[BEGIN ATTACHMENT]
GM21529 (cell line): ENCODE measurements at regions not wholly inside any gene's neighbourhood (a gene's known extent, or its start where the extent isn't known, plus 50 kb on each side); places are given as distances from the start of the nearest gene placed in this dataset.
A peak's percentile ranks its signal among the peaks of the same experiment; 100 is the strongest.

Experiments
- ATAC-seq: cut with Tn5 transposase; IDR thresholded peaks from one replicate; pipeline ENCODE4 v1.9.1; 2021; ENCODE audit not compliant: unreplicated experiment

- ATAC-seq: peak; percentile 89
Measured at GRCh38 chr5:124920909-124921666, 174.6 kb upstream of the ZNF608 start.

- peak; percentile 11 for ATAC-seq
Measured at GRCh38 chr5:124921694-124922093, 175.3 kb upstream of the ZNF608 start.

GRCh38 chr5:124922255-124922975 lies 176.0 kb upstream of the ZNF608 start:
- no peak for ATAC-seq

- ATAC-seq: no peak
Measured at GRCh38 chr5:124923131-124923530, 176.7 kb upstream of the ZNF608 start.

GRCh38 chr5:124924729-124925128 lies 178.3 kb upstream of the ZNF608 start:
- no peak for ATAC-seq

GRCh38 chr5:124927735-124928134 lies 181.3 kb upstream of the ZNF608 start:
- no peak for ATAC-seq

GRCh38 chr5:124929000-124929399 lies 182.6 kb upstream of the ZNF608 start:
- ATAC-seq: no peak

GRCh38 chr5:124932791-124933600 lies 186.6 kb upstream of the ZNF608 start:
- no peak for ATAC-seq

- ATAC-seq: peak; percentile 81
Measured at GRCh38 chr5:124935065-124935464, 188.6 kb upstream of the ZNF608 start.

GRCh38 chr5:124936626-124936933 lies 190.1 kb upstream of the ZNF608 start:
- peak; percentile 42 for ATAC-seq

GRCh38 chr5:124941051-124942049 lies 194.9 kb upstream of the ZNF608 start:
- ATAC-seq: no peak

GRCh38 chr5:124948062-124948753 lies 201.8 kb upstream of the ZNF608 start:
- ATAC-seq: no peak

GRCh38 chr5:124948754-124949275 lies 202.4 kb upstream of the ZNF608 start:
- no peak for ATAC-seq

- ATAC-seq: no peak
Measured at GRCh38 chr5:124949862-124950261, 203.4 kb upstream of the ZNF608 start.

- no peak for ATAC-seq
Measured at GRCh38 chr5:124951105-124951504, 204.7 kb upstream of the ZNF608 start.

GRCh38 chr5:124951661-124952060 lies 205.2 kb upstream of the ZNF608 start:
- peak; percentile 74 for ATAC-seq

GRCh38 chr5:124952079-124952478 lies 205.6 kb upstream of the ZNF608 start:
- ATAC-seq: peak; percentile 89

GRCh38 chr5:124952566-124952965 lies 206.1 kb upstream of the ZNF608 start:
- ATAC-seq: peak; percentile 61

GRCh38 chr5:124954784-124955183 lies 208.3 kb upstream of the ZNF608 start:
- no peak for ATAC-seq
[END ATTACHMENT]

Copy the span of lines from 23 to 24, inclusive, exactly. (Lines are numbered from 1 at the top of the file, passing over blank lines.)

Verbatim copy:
GRCh38 chr5:124936626-124936933 lies 190.1 kb upstream of the ZNF608 start:
- peak; percentile 42 for ATAC-seq